Many of us have been there: It is an average day, you reach down to pet your dog, and suddenly you notice a new bump under his fur! Although it can be alarming to find a new, unexplained lump on your dog, many of them turn out to be benign, fatty tumors called lipomas.
What is a Lipoma?
Lipomas are especially common in older dogs. They are an accumulation of fat cells just beneath the skin and tend to occur near the axilla (armpits), inguinal region (crease where the lower belly meets the hind leg), and the body wall. Lipomas usually feel rubbery and soft and can grow at different rates. Some stay very small for years while others can continue to grow until they are quite large. The treatment to get rid of a lipoma, if necessary, is surgical removal.
Should a lipoma be removed?
Although the word "tumor" can be scary, a lipoma generally does not need to be removed unless it:
-Continues to grow at a rapid rate
- Is in an uncomfortable location
- Affects limb movement
- Starts to infiltrate deeper tissues below it, such as muscle, which is very uncommon
Remember that most lipomas are benign. Dogs can develop multiple lipomas in their old age that never affect their health or quality of life . Keep an eye out for:
-Difficulty standing comfortably
- Changes in their gait
- Reluctance to climb stairs
- Hesitation to go for walks or exercise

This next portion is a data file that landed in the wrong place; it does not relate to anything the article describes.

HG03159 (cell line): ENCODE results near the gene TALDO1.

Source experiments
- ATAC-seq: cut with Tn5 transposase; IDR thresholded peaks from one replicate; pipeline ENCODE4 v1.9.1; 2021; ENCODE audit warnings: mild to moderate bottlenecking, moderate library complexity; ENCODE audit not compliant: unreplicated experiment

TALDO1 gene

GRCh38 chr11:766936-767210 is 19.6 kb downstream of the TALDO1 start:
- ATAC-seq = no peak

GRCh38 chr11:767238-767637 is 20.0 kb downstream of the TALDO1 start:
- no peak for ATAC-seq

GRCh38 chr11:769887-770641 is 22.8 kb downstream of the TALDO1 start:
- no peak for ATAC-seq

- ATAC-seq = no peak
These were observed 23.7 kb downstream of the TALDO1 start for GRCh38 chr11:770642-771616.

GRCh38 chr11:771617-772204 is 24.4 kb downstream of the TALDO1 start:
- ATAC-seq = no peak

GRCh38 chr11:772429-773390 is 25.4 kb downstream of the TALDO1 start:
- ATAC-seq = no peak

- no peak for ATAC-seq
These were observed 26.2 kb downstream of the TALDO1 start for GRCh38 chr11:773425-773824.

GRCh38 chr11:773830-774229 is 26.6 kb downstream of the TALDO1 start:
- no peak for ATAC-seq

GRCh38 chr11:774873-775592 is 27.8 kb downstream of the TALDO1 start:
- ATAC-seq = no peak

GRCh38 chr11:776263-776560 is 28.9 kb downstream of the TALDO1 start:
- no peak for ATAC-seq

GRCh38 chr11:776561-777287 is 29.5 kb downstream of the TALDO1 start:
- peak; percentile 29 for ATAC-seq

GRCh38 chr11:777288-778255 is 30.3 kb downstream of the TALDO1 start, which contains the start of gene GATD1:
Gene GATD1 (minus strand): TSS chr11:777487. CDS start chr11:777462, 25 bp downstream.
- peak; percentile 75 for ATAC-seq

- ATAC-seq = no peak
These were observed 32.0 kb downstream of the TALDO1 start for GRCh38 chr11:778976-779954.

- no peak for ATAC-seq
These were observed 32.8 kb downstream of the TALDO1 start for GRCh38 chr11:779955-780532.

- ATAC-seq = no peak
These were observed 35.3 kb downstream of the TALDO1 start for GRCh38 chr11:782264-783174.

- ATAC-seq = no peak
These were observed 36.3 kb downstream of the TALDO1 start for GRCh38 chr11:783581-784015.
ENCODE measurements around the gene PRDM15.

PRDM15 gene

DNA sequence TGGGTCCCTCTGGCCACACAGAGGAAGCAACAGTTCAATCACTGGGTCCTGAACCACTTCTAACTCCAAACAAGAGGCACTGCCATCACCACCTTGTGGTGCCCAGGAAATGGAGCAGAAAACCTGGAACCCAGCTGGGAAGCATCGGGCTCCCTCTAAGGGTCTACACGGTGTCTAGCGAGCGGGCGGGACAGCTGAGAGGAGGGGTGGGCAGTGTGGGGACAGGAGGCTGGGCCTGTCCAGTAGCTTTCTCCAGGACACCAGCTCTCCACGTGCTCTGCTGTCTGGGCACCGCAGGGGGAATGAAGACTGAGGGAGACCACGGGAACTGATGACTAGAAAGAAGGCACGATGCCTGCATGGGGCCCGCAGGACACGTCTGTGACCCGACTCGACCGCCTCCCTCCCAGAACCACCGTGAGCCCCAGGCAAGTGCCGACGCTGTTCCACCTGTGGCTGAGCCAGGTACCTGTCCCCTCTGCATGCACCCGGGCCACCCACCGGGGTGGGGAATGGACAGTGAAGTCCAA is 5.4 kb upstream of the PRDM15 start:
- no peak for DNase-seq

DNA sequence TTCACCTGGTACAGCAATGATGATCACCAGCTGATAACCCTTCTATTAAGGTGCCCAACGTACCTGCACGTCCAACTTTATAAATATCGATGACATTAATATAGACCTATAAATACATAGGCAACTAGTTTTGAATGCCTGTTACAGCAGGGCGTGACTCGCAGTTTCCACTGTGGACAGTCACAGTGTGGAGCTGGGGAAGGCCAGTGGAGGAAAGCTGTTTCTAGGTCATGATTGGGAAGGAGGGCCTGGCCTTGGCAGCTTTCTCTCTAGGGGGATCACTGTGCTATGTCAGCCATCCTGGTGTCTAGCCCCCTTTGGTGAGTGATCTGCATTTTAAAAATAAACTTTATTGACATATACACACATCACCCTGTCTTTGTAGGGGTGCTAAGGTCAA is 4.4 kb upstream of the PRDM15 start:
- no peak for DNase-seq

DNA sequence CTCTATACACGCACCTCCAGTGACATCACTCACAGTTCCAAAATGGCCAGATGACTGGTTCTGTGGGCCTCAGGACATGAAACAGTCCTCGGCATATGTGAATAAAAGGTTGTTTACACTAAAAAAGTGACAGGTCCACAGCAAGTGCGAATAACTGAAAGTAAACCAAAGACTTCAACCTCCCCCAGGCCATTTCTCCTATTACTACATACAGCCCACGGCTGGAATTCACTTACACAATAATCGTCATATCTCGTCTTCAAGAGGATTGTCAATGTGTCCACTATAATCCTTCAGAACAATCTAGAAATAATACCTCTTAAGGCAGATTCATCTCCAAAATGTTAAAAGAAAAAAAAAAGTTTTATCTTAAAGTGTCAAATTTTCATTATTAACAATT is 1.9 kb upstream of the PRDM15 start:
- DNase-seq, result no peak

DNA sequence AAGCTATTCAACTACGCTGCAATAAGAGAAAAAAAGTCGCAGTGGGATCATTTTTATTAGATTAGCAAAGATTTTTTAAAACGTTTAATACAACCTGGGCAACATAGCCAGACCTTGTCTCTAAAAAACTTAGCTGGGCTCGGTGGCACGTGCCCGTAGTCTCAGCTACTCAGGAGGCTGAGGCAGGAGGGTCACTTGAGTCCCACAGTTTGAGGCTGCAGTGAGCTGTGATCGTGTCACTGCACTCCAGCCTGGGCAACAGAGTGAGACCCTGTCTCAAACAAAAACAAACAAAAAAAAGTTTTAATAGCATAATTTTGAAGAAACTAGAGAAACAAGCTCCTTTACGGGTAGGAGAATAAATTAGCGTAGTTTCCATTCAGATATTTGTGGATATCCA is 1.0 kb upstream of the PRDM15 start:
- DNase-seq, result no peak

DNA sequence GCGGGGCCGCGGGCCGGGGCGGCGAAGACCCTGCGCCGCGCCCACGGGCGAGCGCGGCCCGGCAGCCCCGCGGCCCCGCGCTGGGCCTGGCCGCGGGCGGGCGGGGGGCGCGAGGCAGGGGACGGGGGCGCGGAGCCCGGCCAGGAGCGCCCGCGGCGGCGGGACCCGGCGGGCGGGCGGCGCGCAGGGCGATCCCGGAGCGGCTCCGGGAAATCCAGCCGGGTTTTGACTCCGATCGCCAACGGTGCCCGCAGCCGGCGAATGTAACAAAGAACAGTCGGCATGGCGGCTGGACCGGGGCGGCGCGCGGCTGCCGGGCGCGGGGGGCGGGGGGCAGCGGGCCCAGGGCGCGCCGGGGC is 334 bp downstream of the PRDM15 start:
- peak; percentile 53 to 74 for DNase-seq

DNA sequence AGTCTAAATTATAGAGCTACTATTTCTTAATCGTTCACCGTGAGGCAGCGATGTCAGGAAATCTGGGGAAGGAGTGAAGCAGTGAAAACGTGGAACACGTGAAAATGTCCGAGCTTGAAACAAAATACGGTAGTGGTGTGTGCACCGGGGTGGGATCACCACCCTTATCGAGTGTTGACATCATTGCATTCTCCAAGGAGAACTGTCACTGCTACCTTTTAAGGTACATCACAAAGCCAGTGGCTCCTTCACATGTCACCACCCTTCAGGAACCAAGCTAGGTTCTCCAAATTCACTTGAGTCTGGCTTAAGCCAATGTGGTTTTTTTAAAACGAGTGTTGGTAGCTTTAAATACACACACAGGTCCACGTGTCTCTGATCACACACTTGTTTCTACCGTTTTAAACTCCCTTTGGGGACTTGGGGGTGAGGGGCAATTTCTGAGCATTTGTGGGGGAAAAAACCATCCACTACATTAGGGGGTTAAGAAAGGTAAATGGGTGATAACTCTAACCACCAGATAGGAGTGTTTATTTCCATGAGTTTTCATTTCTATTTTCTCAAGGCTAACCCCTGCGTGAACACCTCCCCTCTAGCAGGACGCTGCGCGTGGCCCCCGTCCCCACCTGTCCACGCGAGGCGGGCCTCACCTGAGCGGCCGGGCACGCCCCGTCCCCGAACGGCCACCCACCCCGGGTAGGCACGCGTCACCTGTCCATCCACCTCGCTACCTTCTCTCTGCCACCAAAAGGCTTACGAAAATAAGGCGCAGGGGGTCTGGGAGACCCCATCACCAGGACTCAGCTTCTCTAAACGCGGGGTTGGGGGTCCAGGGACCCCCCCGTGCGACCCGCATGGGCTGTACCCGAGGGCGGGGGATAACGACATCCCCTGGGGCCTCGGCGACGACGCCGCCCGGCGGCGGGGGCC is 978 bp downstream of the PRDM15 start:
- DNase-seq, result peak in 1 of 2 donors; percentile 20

How do I know if it's a lipoma?
There is no way to know whether any bump is a lipoma until you consult your veterinarian. They will likely perform a test called a fine needle aspirate, or FNA. This test involves sampling some cells from the bump with a needle and looking at them under a microscope. If it is a lipoma, your vet will find only fat cells. Although lipomas have a typical look and feel, other types of masses share similar characteristics.
What other masses could it be?
Many soft tissue sarcomas can look and feel similar to lipomas, which is why it is so important to have your veterinarian check any new lumps you find on your dog.
- Liposarcomas are malignant lipomas that are invasive to deeper tissues in the body.
- Mast cell tumors can seem like lipomas until their cells are examined under a microscope.
- Hemangiopericytomas (a type of tumor related to blood vessel capillaries) can mimic the rubbery texture of a lipoma under the skin. These tumors even contain fat cells, so a biopsy may be used to diagnose this tumor if your vet thinks it is necessary.
- Lymphoma, a highly malignant cancer of the lymph system, can cause rubbery lumps under the skin that can be confused with lipomas.
Pet insurance can help!
Although lipomas are benign and very common, there is still the risk that an undiagnosed bump on your dog could be something more serious. Fortunately, signing up for pet insurance can help ease some of the worry that comes from taking your pup in for a checkup. AKC Pet Insurance offers customizable plans that can be tailored for you and your pet's individual needs. Get a quote!